Nico wrote:...the "Forcing Chain" technique seems like to me a little like a "Guess and Check" technique (in part), is it?

More of a "If...then...so..." really. You could describe any method as a "Guess and check", it's just that the more simple techniques would show up a contradiction so quickly that you wouldn't even think of doing anything other than the right thing.

Oh yes, i see what you mean. You're right.
Nico

Posts: 7
Joined: 01 October 2005

Nico,
The online solver at http://act365.com/sudoku/ solves this puzzle using two short forcing chains (of lengths 4 and 5).
r.e.s.

Posts: 337
Joined: 31 August 2005

r.e.s. wrote:Nico,
The online solver at http://act365.com/sudoku/ solves this puzzle using two short forcing chains (of lengths 4 and 5).

Hello r.e.s.,

Thanks for this interesting solver, i didn't know about it.

Nico'.
Nico

Posts: 7
Joined: 01 October 2005

Nico wrote:
r.e.s. wrote:Nico,
The online solver at http://act365.com/sudoku/ solves this puzzle using two short forcing chains (of lengths 4 and 5).

Hello r.e.s.,

Thanks for this interesting solver, i didn't know about it.

Nico'.

This solver is the work of "rubylips", and I've found it is often able to solve puzzles for which the other well-known solvers resort to "recursion" or blatant guessing (or in the case of the Susser, to "tabling"). Definitely it has the best implementation of forcing chains of any that I know. (Not to mention the ability to construct sudokus of different sizes, and to let you modify them yourself.)
r.e.s.

Posts: 337
Joined: 31 August 2005

Nico wrote:By the way, angusj, did you use a specific software that draw your grid and helped you solve it?

Simple Sudoku - http://angusj.com/sudoku/
(It allows you to can create *.png images of the puzzle.)
angusj

Posts: 306
Joined: 12 June 2005

angusj wrote:Simple Sudoku - http://angusj.com/sudoku/
(It allows you to can create *.png images of the puzzle.)

Ok, thanks.
Nico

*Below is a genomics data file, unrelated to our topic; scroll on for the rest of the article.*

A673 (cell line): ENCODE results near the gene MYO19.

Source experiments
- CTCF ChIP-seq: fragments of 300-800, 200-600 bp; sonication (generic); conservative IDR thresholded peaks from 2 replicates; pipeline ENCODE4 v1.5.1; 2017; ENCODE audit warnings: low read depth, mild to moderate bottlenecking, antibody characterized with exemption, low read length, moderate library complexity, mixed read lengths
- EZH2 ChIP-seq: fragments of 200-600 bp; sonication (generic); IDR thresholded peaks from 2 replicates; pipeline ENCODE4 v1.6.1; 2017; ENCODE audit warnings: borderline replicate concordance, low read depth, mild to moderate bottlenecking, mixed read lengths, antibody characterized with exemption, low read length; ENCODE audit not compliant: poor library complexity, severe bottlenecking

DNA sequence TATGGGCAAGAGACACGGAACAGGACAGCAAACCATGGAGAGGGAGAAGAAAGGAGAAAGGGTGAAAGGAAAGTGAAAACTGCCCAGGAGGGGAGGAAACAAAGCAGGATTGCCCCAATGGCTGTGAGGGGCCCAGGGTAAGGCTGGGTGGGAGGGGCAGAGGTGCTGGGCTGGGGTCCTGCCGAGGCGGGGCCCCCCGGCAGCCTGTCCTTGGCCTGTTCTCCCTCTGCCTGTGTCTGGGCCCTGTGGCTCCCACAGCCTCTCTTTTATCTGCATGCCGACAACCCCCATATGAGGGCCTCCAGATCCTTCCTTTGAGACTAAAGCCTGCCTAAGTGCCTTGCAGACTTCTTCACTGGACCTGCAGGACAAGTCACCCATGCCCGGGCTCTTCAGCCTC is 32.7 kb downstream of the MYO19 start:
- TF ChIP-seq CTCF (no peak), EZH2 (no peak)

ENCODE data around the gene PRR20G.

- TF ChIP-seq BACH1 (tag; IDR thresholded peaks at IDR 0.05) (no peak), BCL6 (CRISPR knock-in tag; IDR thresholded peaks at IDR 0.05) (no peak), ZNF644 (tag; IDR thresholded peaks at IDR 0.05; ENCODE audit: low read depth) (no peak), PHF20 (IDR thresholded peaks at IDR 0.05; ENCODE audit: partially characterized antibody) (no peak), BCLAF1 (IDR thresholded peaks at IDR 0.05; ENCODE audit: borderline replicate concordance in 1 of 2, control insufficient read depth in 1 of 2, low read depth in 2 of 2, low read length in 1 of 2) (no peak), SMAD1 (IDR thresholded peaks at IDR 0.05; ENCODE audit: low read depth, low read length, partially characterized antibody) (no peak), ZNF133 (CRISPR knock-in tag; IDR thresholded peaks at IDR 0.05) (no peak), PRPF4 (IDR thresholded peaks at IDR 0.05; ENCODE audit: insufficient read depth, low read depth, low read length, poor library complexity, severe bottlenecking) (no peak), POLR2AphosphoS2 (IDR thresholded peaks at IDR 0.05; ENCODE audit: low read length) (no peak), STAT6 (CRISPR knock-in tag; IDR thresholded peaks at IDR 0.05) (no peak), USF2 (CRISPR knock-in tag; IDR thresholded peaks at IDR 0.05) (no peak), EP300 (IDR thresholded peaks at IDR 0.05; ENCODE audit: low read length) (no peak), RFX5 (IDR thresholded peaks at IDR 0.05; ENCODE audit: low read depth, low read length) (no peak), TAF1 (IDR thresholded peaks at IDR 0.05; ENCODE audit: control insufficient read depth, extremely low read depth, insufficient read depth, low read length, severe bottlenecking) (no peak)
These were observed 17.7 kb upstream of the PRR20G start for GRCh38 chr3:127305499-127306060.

Posts: 7
Joined: 01 October 2005

No guessing needed on this puzzle. Just look for the binary chains where each cell contains only two values and each value in one cell forces one value in a connecting cell. There is such a chain in columns 7 and 8 ( R1c7,r2c8,r3c8,r6c8,r6c7,r1c7). Every cell in column 7 is part of the chain except r3c7. So it must be part of the chain too and we can reduce it to two candidates. Now check the two possibilities from the binary chain and find it cannot be a 7 and the rest of the puzzle is easy.

I do all this with pencil and paper by circling the cells in the chain. If necessary I rewrite the values so the first value matches the first value in the connecting cells. The joy of binary chains is that they are easy to spot, go both ways and dont have a starting point or starting value. In other words you don't have to guess. And you don't need a computer.
dgmp

Posts: 4
Joined: 01 October 2005

dgmp wrote:No guessing needed on this puzzle. Just look for the binary chains where each cell contains only two values and each value in one cell forces one value in a connecting cell.

In fact, all 3 chains proposed by Karyobin, Angus and yourself are xy-chains (or binary chains as described). They are so easy to spot indeed with no filtering required.

r.e.s. wrote:The online solver at http://act365.com/sudoku/ solves this puzzle using two short forcing chains (of lengths 4 and 5).

Could you list the 2 chains for us? Thank you.
Jeff

Posts: 708
Joined: 01 August 2005